O, well for the fisherman's boy, That he shouts with his sister at play! O, well for the sailor lad, That he sings in his boat on the bay!
The speaker thinks it's all well and good that the fisherman's kid is "shout[ing]" and "play[ing]" with his sister.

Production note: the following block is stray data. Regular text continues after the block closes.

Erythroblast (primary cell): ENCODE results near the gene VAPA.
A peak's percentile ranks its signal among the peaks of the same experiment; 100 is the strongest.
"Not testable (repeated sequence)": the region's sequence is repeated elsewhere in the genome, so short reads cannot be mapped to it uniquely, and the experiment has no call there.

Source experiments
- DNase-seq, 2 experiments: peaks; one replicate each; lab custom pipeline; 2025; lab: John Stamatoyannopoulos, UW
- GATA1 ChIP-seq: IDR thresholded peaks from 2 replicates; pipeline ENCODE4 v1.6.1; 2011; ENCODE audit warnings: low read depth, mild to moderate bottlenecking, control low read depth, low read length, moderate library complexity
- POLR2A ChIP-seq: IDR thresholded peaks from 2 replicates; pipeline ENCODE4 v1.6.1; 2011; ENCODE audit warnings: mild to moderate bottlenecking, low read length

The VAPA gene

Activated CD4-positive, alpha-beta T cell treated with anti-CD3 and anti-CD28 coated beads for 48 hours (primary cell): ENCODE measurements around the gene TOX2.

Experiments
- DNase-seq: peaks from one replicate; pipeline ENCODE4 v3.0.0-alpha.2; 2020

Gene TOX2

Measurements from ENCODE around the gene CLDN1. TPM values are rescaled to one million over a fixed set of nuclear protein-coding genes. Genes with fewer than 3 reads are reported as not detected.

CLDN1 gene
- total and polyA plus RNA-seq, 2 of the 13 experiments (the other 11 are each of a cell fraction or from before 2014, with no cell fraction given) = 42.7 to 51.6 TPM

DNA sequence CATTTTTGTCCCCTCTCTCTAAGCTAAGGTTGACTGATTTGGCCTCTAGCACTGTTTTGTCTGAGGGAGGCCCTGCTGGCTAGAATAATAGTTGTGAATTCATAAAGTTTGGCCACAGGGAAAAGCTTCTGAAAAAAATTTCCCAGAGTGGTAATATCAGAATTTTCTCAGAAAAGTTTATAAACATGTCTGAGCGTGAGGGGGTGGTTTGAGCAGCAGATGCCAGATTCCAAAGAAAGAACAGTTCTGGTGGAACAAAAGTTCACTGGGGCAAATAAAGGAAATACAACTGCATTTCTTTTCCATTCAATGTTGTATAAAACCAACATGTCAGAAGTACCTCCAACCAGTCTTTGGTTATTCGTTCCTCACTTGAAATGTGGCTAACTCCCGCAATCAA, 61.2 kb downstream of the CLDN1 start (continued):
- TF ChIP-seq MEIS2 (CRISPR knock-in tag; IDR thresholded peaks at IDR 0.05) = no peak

Repeating the same sentence structure, the speaker says it's great for the sailor who is "sing[ing]" in his boat.
The repetition makes it sound like maybe the speaker doesn't really think it's all well and good for these people to be cheerful. Is he jealous, perhaps, of their happiness? Or of their ability to communicate it, since he admitted back in Stanza 1 that his "tongue" can't "utter/ the thoughts that arise"?